Want to Stem Vaccine Hesitancy? Rebuild Public's Trust in Government

By Cameron English — Jan 20, 2022
The New York Times recently published an excellent story illustrating what causes vaccine hesitancy and how to effectively combat it. Is the media finally learning that forcing shots on people doesn't work?
Image by mufidpwt via Pixabay

Public health officials have tried desperately to answer this question for the better part of two years: how do you convince the intransigent minority of vaccine-hesitant Americans to roll up their sleeves and get a COVID shot? Suggested answers have ranged from censoring COVID “misinformation” on social media to raffling off prizes in vaccine lotteries and mandating that people get vaccinated or lose their jobs. [1] These proposals haven't yielded much success because they don't address the ultimate cause of vaccine hesitancy: skeptics' distrust of government.

This simple explanation eluded the media for the better part of two years as they tried repeatedly to make COVID vaccination a partisan issue, though the New York Times has finally wised up, correctly identifying the problem and proposing a workable solution in A Los Angeles Vaccine Clinic Overcomes Mistrust Skeptic by Skeptic.

The story recounts the experience of the staff at a “gymnasium turned vaccination center” in the Watts neighborhood of south LA. Instead of complaining that Facebook “misinformation” or partisanship had driven the community to vaccine hesitancy, Barbara Ferrer, head of the Los Angeles County public health department, identified broken trust between citizens and their government as the real issue:

"… [V]accine hesitancy, Ferrer says, is something much broader than just a single medical issue. She describes it as a window into a broken relationship between government and the governed, one that is starkly on display on the streets around the vaccination site in Watts … 'For some in our communities there really is a long, long history of not being able to trust government because government hasn’t done right by them. It’s not rooted in hate, or in politics. It’s rooted in — I’m not sure government has my back.'”

Ferrer's analysis has been validated by several studies that have looked at why so many people become vaccine skeptics. The common thread between these diverse groups from all over the world is a deep distrust of authority and the feeling that they are politically powerless to improve the situation. This observation helps explain why the prevailing approaches to combating vaccine hesitancy, like forcing the shots on people, have failed, but it also points to a practical solution, also addressed by the Times:

"The stories that the staff of the Los Angeles County Department of Public Health tell after seven months in the gym are vital to understanding how mistrust lies at the heart of vaccine hesitancy — and how it can be overcome with enormous dedication and judgment-free persistence."

What does "judgement-free persistence" look like in practice? Put briefly, listening to people's concerns about the vaccines and building relationships with them. The clinic staff employed a variety of methods along the way, like befriending people in a park near the gym over the course of several month. But their success came down to “really good eye contact and listening really well,” pediatrician Dr. David Bolour told the Times. “It’s persistence. They see us out here. They get to know us. They get to see we are normal people.”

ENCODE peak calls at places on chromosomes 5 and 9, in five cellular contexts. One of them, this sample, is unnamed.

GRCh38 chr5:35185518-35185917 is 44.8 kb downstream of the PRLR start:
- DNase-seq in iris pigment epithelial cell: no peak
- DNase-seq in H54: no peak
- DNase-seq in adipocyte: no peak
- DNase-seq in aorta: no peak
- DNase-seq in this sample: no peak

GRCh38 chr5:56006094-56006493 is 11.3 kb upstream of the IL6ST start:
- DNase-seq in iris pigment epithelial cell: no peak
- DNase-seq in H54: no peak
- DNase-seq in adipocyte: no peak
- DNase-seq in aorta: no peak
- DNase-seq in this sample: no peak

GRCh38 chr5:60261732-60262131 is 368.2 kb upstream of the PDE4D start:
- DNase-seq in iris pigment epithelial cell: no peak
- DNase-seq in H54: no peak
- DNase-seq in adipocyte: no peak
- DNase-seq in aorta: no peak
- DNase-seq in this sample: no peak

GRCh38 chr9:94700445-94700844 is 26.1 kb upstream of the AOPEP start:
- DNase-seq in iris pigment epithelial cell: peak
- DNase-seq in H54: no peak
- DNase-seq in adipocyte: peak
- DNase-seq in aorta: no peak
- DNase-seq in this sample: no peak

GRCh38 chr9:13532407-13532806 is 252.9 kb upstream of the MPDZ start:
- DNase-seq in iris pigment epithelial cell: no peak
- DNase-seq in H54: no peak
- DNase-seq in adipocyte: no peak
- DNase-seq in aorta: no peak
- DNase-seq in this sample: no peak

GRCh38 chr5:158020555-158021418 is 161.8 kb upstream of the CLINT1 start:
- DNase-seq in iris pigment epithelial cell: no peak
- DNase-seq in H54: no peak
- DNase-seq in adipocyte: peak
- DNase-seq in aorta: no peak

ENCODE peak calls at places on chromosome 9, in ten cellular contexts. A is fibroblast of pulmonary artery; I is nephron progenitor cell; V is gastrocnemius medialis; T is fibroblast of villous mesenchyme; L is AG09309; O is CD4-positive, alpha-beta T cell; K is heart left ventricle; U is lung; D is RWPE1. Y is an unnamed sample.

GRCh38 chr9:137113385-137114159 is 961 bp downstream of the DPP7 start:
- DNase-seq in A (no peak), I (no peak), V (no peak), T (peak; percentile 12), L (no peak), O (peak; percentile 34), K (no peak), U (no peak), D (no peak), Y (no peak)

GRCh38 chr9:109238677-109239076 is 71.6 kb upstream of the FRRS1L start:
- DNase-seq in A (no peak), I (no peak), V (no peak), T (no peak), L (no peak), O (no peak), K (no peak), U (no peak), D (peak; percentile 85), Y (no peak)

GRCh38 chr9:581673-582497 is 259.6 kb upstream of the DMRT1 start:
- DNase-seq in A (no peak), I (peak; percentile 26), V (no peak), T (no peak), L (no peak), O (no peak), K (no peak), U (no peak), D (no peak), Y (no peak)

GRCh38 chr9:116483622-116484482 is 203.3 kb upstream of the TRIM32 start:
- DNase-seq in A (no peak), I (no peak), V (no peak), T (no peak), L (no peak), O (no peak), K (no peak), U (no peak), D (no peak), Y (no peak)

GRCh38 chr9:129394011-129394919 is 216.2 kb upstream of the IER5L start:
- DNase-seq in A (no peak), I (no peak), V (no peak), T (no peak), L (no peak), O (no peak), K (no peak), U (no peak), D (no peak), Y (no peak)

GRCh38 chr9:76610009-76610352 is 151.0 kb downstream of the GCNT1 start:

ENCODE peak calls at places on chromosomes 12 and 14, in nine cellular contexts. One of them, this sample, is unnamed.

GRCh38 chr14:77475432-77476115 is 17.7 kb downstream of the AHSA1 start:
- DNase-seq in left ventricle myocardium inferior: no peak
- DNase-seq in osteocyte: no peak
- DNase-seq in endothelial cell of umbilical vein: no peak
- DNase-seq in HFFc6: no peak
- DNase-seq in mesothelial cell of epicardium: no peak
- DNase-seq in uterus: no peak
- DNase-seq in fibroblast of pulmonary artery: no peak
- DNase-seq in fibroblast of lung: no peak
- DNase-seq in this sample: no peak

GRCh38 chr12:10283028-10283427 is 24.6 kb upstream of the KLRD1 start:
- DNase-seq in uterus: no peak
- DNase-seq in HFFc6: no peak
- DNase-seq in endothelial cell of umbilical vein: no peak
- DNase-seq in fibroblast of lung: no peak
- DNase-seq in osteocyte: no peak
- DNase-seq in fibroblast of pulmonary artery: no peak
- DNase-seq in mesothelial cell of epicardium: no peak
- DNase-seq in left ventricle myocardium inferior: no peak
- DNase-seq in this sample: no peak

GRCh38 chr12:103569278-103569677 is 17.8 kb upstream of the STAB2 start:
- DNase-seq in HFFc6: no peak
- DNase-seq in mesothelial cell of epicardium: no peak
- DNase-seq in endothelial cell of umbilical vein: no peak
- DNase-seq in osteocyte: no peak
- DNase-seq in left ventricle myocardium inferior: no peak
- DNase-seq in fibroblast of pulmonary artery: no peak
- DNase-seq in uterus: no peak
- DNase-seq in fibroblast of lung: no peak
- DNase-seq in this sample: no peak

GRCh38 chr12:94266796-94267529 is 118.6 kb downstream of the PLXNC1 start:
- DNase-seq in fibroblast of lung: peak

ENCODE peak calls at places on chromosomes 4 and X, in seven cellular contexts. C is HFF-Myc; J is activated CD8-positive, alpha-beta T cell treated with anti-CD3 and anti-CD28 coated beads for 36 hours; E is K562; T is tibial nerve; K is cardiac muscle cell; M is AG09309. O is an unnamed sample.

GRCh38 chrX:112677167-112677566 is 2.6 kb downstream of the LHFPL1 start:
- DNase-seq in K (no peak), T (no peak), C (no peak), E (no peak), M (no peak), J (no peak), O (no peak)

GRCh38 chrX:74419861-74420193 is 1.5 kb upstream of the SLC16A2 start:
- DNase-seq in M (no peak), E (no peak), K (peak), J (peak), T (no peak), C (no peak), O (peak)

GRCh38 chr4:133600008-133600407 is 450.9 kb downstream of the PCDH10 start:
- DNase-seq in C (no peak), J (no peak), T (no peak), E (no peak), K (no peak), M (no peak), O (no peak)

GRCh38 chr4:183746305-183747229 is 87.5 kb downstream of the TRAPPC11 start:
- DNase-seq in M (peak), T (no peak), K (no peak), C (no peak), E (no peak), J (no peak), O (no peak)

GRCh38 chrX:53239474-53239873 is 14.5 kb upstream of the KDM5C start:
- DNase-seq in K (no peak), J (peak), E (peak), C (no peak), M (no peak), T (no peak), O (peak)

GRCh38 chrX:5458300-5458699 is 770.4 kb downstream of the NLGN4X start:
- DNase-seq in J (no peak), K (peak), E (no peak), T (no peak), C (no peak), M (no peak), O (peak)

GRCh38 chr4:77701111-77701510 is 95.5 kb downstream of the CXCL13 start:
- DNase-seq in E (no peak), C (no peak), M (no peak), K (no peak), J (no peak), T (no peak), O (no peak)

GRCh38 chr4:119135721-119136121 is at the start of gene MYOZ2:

One by one, many residents in the surrounding community went from refusing the shots for fear that the government would track their movements to rolling up their sleeves to get vaccinated. 

Some readers may retort that the experience of a single neighborhood in California doesn't create a road map for fighting vaccine hesitancy more broadly. This is just an anecdote, the criticism continues, when we really need a policy that can push large groups of people to get vaccinated. I don't buy that argument for two reasons. First, the staff at this single clinic have administered 14,000 shots since June. Is it really so unrealistic to suggest that other cities and counties emulate their approach? Second, when you ask former vaccine skeptics why they change their minds, the answer usually isn't “Twitter banned me for posting misinformation and I saw the error of my ways.”

In this case from Florida, for instance, one man decided to get his shot after a local physician had a beer with him and respectfully addressed his concerns about the vaccines. Yes, it's an anecdote as well, but one backed up by plenty of research showing that people make health care decisions for their reasons, not yours. The harder you try to push your message on someone else, the more you'll engender their hostility.

The size of the march in Vienna this weekend. pic.twitter.com/PoMO0Mt8XQ

— Aaron Ginn (@aginnt) January 17, 2022

We've seen that play out many times over the last two years, as any of the massive protests against vaccine mandates will confirm. But the more important point is that there are other vaccine-preventable diseases, and there will almost certainly be another COVID-like pathogen at some point in the future. We need to apply what we know about vaccine hesitancy before it arrives.

The Times story suggests that we're trending in the right direction. And shortly after the Supreme Court rejected OSHA's vaccine mandate, the UK announced plans to rescind its mandatory passport scheme. Perhaps we're finally starting to realize that coercion is no way to promote vaccine uptake.


[1] I put "misinformation" in quotes because the social media platforms inevitably ban reputable scientists who are trying to educate the public, thereby illustrating how unhelpful their censorship efforts are.

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